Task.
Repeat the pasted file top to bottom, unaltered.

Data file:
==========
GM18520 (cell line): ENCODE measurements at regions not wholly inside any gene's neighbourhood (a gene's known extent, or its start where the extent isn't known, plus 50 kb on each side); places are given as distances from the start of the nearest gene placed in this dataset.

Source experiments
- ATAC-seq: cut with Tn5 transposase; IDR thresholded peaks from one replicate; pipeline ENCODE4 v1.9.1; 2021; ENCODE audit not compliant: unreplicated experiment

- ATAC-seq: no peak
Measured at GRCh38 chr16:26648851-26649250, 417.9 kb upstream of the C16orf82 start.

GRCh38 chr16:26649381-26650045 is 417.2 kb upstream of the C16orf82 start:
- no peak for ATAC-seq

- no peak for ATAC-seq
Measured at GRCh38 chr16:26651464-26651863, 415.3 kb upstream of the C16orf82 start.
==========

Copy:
GM18520 (cell line): ENCODE measurements at regions not wholly inside any gene's neighbourhood (a gene's known extent, or its start where the extent isn't known, plus 50 kb on each side); places are given as distances from the start of the nearest gene placed in this dataset.

Source experiments
- ATAC-seq: cut with Tn5 transposase; IDR thresholded peaks from one replicate; pipeline ENCODE4 v1.9.1; 2021; ENCODE audit not compliant: unreplicated experiment

- ATAC-seq: no peak
Measured at GRCh38 chr16:26648851-26649250, 417.9 kb upstream of the C16orf82 start.

GRCh38 chr16:26649381-26650045 is 417.2 kb upstream of the C16orf82 start:
- no peak for ATAC-seq

- no peak for ATAC-seq
Measured at GRCh38 chr16:26651464-26651863, 415.3 kb upstream of the C16orf82 start.